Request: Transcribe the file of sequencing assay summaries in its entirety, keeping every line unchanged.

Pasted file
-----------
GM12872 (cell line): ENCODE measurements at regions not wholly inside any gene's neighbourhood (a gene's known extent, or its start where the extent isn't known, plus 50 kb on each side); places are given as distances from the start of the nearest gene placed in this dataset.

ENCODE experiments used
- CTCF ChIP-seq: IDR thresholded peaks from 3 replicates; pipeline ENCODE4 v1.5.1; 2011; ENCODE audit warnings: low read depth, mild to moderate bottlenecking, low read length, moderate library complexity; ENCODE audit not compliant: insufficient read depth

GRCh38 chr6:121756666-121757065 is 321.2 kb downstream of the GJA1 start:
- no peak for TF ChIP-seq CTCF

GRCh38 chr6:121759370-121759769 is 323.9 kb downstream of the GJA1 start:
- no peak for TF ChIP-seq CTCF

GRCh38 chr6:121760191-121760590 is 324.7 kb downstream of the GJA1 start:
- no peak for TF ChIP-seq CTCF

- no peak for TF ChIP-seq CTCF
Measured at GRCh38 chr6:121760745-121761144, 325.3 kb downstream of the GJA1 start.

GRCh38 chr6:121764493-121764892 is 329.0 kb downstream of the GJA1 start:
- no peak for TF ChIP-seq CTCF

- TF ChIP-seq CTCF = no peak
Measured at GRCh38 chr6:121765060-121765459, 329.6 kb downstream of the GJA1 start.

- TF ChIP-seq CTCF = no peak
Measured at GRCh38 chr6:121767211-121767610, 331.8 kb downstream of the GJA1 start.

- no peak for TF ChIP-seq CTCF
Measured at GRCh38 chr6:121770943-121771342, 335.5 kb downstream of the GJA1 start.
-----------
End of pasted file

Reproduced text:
GM12872 (cell line): ENCODE measurements at regions not wholly inside any gene's neighbourhood (a gene's known extent, or its start where the extent isn't known, plus 50 kb on each side); places are given as distances from the start of the nearest gene placed in this dataset.

ENCODE experiments used
- CTCF ChIP-seq: IDR thresholded peaks from 3 replicates; pipeline ENCODE4 v1.5.1; 2011; ENCODE audit warnings: low read depth, mild to moderate bottlenecking, low read length, moderate library complexity; ENCODE audit not compliant: insufficient read depth

GRCh38 chr6:121756666-121757065 is 321.2 kb downstream of the GJA1 start:
- no peak for TF ChIP-seq CTCF

GRCh38 chr6:121759370-121759769 is 323.9 kb downstream of the GJA1 start:
- no peak for TF ChIP-seq CTCF

GRCh38 chr6:121760191-121760590 is 324.7 kb downstream of the GJA1 start:
- no peak for TF ChIP-seq CTCF

- no peak for TF ChIP-seq CTCF
Measured at GRCh38 chr6:121760745-121761144, 325.3 kb downstream of the GJA1 start.

GRCh38 chr6:121764493-121764892 is 329.0 kb downstream of the GJA1 start:
- no peak for TF ChIP-seq CTCF

- TF ChIP-seq CTCF = no peak
Measured at GRCh38 chr6:121765060-121765459, 329.6 kb downstream of the GJA1 start.

- TF ChIP-seq CTCF = no peak
Measured at GRCh38 chr6:121767211-121767610, 331.8 kb downstream of the GJA1 start.

- no peak for TF ChIP-seq CTCF
Measured at GRCh38 chr6:121770943-121771342, 335.5 kb downstream of the GJA1 start.